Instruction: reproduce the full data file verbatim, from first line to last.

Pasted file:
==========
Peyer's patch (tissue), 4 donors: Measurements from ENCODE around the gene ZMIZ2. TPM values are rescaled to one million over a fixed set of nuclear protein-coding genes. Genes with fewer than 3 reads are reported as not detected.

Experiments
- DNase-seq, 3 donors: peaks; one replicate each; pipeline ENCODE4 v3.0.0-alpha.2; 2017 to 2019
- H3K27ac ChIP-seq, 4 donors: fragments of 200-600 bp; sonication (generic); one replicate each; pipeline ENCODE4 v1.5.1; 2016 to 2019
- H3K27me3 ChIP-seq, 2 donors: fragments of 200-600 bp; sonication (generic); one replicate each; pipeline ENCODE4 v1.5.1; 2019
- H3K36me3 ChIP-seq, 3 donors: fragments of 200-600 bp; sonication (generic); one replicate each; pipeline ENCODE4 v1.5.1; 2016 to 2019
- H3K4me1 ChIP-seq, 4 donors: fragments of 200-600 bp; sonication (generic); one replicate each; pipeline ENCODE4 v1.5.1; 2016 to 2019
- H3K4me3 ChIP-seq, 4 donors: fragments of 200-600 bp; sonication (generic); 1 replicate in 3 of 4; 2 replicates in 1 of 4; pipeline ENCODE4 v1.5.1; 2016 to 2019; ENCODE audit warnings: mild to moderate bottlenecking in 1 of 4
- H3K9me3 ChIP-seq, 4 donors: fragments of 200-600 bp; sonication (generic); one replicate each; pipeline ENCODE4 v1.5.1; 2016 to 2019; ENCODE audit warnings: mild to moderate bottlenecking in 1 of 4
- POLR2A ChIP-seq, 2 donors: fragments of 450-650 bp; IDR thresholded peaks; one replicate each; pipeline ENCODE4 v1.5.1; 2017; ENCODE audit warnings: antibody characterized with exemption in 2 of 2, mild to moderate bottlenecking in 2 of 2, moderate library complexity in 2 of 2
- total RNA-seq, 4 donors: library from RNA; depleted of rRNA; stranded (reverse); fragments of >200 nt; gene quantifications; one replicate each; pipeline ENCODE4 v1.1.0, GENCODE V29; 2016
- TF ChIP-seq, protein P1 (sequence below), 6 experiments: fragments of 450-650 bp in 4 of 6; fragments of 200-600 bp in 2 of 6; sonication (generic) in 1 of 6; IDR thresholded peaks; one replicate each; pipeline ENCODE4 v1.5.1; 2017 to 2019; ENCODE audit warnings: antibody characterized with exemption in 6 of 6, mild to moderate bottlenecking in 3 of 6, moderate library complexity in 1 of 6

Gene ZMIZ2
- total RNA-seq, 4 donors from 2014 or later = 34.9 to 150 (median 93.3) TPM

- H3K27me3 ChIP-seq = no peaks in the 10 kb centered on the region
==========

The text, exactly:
Peyer's patch (tissue), 4 donors: Measurements from ENCODE around the gene ZMIZ2. TPM values are rescaled to one million over a fixed set of nuclear protein-coding genes. Genes with fewer than 3 reads are reported as not detected.

Experiments
- DNase-seq, 3 donors: peaks; one replicate each; pipeline ENCODE4 v3.0.0-alpha.2; 2017 to 2019
- H3K27ac ChIP-seq, 4 donors: fragments of 200-600 bp; sonication (generic); one replicate each; pipeline ENCODE4 v1.5.1; 2016 to 2019
- H3K27me3 ChIP-seq, 2 donors: fragments of 200-600 bp; sonication (generic); one replicate each; pipeline ENCODE4 v1.5.1; 2019
- H3K36me3 ChIP-seq, 3 donors: fragments of 200-600 bp; sonication (generic); one replicate each; pipeline ENCODE4 v1.5.1; 2016 to 2019
- H3K4me1 ChIP-seq, 4 donors: fragments of 200-600 bp; sonication (generic); one replicate each; pipeline ENCODE4 v1.5.1; 2016 to 2019
- H3K4me3 ChIP-seq, 4 donors: fragments of 200-600 bp; sonication (generic); 1 replicate in 3 of 4; 2 replicates in 1 of 4; pipeline ENCODE4 v1.5.1; 2016 to 2019; ENCODE audit warnings: mild to moderate bottlenecking in 1 of 4
- H3K9me3 ChIP-seq, 4 donors: fragments of 200-600 bp; sonication (generic); one replicate each; pipeline ENCODE4 v1.5.1; 2016 to 2019; ENCODE audit warnings: mild to moderate bottlenecking in 1 of 4
- POLR2A ChIP-seq, 2 donors: fragments of 450-650 bp; IDR thresholded peaks; one replicate each; pipeline ENCODE4 v1.5.1; 2017; ENCODE audit warnings: antibody characterized with exemption in 2 of 2, mild to moderate bottlenecking in 2 of 2, moderate library complexity in 2 of 2
- total RNA-seq, 4 donors: library from RNA; depleted of rRNA; stranded (reverse); fragments of >200 nt; gene quantifications; one replicate each; pipeline ENCODE4 v1.1.0, GENCODE V29; 2016
- TF ChIP-seq, protein P1 (sequence below), 6 experiments: fragments of 450-650 bp in 4 of 6; fragments of 200-600 bp in 2 of 6; sonication (generic) in 1 of 6; IDR thresholded peaks; one replicate each; pipeline ENCODE4 v1.5.1; 2017 to 2019; ENCODE audit warnings: antibody characterized with exemption in 6 of 6, mild to moderate bottlenecking in 3 of 6, moderate library complexity in 1 of 6

Gene ZMIZ2
- total RNA-seq, 4 donors from 2014 or later = 34.9 to 150 (median 93.3) TPM

- H3K27me3 ChIP-seq = no peaks in the 10 kb centered on the region